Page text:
By Dana Jacoby

PE in Cardiology: The Trend That is Here to Stay

The recent surge in private equity (PE) investments within the healthcare sector has been evident. In 2020, private equity healthcare deals increased 21% from the previous year. Whilst services such as dermatology and ophthalmology have historically been favored by PE firms, cardiology has emerged as a new and growing area of investment focus.

In this blog, we delve into why Cardiology private equity is garnering considerable attention and what the benefits and skepticism are around this growing relationship.

The Heart of the Matter: Why is Private Equity Flocking to Cardiology?

Private equity interest in the cardiology sector is escalating due to a convergence of critical factors. The aging U.S population, with 16% over 65 years of age as of 2019, foretells an inevitably increasing demand for cardiology care, especially given that 40% of Americans are medically obese.
Alarmingly, heart disease remains the nation’s leading cause of death, affecting over 20 million Americans and costing above $200 billion annually.

Complicating this scenario is an impending shortage of cardiologists; over a quarter are over 61, and the influx of new specialists is insufficient to replace those retiring soon. This presents a fragmented industry with around 3,000 current vacancies, and placing further pressure on demand.

Adding to the allure for private investors is the substantial revenue generated by the cardiology sector; on average, cardiovascular surgeons generate revenues of $3.5 to $3.7 million per physician annually.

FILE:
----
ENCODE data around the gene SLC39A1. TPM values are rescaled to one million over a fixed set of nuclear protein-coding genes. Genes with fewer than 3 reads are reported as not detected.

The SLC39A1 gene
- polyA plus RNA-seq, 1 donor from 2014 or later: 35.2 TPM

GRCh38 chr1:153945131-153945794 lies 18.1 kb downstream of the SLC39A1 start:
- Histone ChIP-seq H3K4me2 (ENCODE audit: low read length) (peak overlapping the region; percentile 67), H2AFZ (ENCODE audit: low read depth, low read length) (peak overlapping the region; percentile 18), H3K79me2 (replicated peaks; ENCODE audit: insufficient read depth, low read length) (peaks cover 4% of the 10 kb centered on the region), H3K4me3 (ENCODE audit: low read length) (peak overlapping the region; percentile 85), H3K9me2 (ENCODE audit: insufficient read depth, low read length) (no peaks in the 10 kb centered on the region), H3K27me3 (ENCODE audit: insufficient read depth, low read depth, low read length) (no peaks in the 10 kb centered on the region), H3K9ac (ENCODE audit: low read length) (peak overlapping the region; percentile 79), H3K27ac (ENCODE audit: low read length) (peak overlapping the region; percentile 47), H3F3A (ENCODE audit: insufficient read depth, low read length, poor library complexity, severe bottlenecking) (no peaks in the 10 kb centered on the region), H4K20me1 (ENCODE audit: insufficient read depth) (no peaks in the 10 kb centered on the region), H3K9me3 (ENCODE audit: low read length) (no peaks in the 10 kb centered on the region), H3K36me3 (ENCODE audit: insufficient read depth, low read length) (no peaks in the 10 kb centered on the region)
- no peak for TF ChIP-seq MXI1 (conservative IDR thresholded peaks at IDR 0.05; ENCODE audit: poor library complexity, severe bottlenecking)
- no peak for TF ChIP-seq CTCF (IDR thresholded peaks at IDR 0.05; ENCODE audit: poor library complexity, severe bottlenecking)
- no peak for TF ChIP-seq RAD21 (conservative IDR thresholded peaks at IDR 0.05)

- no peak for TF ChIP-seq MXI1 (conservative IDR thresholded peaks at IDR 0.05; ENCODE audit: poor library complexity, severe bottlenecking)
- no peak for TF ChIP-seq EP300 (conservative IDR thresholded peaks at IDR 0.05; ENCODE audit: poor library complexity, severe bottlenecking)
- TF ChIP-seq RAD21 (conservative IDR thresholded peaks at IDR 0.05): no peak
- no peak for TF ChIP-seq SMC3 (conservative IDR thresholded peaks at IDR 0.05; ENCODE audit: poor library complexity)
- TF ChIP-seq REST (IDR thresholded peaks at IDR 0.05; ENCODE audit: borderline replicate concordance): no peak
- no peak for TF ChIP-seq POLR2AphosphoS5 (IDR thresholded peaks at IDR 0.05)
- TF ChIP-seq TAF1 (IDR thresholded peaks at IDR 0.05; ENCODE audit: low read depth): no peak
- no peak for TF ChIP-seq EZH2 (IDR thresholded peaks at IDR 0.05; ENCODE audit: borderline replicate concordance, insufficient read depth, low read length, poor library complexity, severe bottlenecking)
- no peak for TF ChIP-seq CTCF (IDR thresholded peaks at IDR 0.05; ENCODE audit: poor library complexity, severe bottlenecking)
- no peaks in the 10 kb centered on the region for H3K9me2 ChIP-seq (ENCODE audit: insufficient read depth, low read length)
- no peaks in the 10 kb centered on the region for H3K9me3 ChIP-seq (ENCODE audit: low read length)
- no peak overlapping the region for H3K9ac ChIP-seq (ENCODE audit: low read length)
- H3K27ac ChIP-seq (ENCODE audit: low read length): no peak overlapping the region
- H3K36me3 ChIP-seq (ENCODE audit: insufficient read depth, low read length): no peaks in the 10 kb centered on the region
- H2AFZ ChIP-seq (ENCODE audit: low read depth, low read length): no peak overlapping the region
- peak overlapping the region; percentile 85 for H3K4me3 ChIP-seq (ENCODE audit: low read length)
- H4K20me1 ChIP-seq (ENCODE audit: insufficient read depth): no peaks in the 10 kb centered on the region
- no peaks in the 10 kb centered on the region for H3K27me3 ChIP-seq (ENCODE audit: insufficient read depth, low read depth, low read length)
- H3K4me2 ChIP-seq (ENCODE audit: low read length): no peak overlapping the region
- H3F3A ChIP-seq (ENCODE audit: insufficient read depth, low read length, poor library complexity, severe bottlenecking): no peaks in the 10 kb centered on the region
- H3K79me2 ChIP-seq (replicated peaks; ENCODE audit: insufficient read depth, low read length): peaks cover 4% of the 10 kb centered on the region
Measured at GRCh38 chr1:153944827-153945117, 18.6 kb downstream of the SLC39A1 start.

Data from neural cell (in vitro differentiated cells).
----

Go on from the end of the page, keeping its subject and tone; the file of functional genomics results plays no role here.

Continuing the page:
Given these factors, cardiology has emerged as a new magnet for private equity investments, inviting substantial private investments amidst increasing demand and practitioner scarcity.

On the Pulse: The Benefits of Private Equity Cardiology Investment

From the perspective of cardiology practices, private equity investment in healthcare provides an infusion of capital that can aid in technological advancements, research, and improving patient care.

The operational expertise that private equity firms bring to the table can also assist in streamlining processes, improving efficiency, and potentially leading to improved patient outcomes.

For the private equity firms, the benefits are also clear. Apart from a stable revenue stream, investing in cardiology allows them to diversify their portfolio in a high-growth sector. Cardiology also provides an opportunity for a shift toward value-based care, which rewards healthcare providers who deliver higher-quality care to patients with incentive payments—creating a synergistic relationship that encourages growth and prioritizes patients.

Taking a Reading on Skepticism

Despite the encouraging trends, some have concerns that PE in cardiology might shift the focus of healthcare practices from patient-centered to profit-oriented.

Additionally, these deals often involve significant debt levels, which may place undue financial strain on the acquired practices, potentially affecting their stability. These concerns, while valid, underline the need for well-structured deals that prioritize patient welfare and uphold the standards of medical care.

Final Thoughts

PE investment in healthcare is here to stay. With careful planning and structured collaborations, this growing relationship of PE in cardiology holds the potential to redefine the future of heart health care in the United States, encouraging efficiency, innovation, and improved patient outcomes.

To learn about what we do, or get further insights about private equity trends impacting a number of areas of medicine, and other hot topics, visit the Vector Medical Group Insights.


  1. 2020 vision: Healthcare private equity sees record year with disclosed deal values climbing to $78.9 billion
  2. Vector Medical Group: The Growing Trend of Private Equity Investment in Healthcare
  3. CDC: Promoting Health for Older Adults
  4. CDC: Heart Disease Facts
  5. Cardiology: The New Darling of Private Equity Investment
  6. Private Equity has a New Love for Cardiology. Should Doctors Take the Deal?